Hundreds of thousands of Syrians forced to flee the bloodshed in their homeland and now living in Jordan, are struggling to make lives for themselves outside that country’s protective umbrella of refugee camps, a study co-led by the United Nations refugees agency found.
“The survey shows the day-to-day survival struggle of some 450,000 registered Syrian refugees as they face rising rents, inadequate housing and educational challenges for their children,” despite the support Jordan offers to them, including free access to the public health care and school systems, said Dan McNorton, spokesperson for the Office of the Office of the UN High Commissioner for Refugees (UNHCR).
Among the 584,600 Syrians currently living in Jordan, it is estimated that almost four-in-five of them live outside formal camps and “as their resources dry, many are turning to ‘negative coping mechanisms’ to make ends meet, sometimes placing themselves at risk of exploitation,” stressed Mr. McNorton during a press briefing in Geneva.
“After escaping the horrors of war at home, hundreds of thousands of Syrians who have fled the violence and deprivation are facing a second crisis in their place of refuge,” said Andrew Harper, UNHCR's representative in Jordan. “Syrian refugees in Jordan are hanging on by a thread: struggling to keep a roof over their heads and earn enough money to get by.”
The report comes amid indications that as the last of their assets are drying up, many families are turning to “negative coping mechanisms” to make ends meet, sometimes placing themselves at risk of exploitation.
A joint initiative between UNHCR and International Relief and Development (IRD), the study shows the hardships of some these displaced Syrians, through 92,000 interviews with families, conducted during home visits between June 2012 and October 2013.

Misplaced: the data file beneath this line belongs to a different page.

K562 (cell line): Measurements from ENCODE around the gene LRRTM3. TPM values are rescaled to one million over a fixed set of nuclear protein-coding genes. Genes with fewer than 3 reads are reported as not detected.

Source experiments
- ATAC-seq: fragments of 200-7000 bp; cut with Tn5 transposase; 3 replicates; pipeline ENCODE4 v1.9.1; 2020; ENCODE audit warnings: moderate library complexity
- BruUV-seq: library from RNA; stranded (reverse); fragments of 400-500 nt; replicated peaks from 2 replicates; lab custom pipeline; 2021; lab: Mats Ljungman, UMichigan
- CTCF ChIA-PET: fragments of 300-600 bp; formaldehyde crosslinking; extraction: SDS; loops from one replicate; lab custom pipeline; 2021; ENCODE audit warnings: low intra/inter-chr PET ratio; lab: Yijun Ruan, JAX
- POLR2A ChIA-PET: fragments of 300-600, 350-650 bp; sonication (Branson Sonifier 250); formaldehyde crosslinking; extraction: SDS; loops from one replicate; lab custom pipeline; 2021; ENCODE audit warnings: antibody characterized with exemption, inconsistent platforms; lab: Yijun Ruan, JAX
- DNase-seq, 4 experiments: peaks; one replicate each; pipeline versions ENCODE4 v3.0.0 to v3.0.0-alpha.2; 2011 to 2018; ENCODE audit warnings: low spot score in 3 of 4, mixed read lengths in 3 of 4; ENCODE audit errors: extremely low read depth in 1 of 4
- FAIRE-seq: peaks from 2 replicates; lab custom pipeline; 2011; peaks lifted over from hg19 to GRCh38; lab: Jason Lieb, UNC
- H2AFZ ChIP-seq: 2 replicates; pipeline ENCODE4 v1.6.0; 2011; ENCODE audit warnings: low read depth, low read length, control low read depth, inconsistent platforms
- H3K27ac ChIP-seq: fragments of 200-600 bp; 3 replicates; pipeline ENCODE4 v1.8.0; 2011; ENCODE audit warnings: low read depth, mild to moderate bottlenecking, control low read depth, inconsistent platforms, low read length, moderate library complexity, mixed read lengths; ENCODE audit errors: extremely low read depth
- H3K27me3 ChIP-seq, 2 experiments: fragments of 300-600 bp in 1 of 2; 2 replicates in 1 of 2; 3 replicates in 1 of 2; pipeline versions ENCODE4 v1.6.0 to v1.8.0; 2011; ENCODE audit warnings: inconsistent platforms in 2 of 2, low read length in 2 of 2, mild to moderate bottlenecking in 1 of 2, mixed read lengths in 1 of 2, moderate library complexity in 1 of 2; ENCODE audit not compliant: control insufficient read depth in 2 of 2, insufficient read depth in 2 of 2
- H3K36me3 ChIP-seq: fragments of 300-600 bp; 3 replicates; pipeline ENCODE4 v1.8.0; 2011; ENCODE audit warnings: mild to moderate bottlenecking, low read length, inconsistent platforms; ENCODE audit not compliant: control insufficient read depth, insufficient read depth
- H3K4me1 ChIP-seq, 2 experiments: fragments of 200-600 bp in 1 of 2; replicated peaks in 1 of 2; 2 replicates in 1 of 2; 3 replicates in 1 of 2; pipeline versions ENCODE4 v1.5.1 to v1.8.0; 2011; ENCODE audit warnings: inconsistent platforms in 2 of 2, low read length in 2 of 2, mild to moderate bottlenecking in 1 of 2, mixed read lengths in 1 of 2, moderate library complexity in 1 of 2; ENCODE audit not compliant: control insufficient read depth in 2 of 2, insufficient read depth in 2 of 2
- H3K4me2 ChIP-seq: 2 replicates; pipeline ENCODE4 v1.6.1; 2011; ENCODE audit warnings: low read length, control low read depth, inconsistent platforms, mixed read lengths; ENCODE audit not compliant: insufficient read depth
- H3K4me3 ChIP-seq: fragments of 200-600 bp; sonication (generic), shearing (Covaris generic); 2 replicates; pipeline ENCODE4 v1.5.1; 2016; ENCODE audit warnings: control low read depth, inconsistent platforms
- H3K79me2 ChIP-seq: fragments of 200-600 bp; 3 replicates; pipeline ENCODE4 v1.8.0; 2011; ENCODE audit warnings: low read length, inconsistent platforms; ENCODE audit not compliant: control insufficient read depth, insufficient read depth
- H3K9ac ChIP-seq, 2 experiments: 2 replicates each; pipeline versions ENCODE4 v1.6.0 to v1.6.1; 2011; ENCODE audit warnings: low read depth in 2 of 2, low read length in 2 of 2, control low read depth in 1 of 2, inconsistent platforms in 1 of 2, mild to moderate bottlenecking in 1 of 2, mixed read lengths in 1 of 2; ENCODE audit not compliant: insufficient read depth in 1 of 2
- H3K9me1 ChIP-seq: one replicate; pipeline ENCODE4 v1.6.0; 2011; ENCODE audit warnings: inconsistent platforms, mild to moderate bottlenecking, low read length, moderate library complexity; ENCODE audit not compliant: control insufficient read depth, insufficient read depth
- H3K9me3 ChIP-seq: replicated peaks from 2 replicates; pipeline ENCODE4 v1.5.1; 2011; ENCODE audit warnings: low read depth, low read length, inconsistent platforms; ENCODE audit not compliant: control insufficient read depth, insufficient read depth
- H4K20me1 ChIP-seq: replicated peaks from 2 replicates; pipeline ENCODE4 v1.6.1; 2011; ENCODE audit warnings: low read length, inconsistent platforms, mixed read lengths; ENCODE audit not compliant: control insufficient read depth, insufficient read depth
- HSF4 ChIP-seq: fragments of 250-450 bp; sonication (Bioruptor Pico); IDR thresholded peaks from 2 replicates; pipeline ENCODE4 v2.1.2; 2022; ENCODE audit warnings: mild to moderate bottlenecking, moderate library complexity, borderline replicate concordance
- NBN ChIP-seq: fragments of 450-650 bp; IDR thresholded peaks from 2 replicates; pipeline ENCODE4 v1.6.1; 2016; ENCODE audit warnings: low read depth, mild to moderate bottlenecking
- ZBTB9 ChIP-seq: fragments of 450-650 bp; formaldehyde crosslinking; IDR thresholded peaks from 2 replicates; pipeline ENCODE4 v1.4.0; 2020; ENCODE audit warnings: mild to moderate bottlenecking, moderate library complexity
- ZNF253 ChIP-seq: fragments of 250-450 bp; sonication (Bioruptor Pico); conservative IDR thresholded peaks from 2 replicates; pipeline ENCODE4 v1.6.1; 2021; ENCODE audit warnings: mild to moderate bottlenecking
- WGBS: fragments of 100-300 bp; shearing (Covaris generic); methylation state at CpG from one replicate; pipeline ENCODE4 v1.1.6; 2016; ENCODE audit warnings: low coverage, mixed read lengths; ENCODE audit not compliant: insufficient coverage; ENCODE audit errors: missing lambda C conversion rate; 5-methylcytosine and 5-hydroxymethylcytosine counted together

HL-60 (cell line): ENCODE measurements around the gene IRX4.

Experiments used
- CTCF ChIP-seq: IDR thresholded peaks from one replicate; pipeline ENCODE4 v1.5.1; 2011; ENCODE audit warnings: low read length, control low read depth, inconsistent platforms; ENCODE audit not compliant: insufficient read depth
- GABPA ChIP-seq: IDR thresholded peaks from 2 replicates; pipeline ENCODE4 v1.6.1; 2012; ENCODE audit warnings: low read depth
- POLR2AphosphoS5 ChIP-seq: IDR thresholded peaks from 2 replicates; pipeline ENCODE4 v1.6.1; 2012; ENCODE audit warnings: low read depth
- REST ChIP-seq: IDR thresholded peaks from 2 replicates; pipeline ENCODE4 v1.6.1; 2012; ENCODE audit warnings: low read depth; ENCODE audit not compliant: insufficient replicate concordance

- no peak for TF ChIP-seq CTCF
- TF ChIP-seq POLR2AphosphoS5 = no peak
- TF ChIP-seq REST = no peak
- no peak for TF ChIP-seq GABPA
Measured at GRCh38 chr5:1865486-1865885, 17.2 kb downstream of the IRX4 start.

A new refugee enters Jordan every minute. Help is needed. Support from the UN Development Programme (UNDP) in these communities absorbs the human shock of a conflict with no end in sight. Credit: UNDP
It reveals that more than 90 per cent of the population surveyed lives in rented accommodations, at which prices rose in 2012 and 2013 by as much as 25 per cent in some locations. While rent payments account for almost two thirds of refugee expenditure, half of Syria’s refugees feel they live in inadequate dwellings, including badly ventilated apartments that suffer from damp or mould.
Mr. McNorton deplored that “61 per cent of Syrian children covered did not go to school during the 2012-2013 academic year,” and that “among those at school, five percent reported having dropped out.” UNHCR with its partners continue to look into the reasons, but these include challenges adjusting to the Jordanian curriculum, inability to catch up, having to work to earn money for their families, and the over-stretched capacity of the Jordanian public education system.
On a more positive note, the UNHCR-IRD study suggests that Syrian refugees are becoming increasingly self-reliant. Access to legal employment in Jordan is a challenge for refugees, but the proportion of cases who reported receiving an income from work rose from 28 per cent to 36 per cent between 2012 and 2013. The proportion of refugees who reported receiving an income from humanitarian assistance and charities decreased from 63 per cent to 49 per cent.
UNHCR and IRD continue to interview some 10,000 refugee households every month in an effort to maintain an understanding of new or worsening vulnerabilities among displaced families living outside of camps.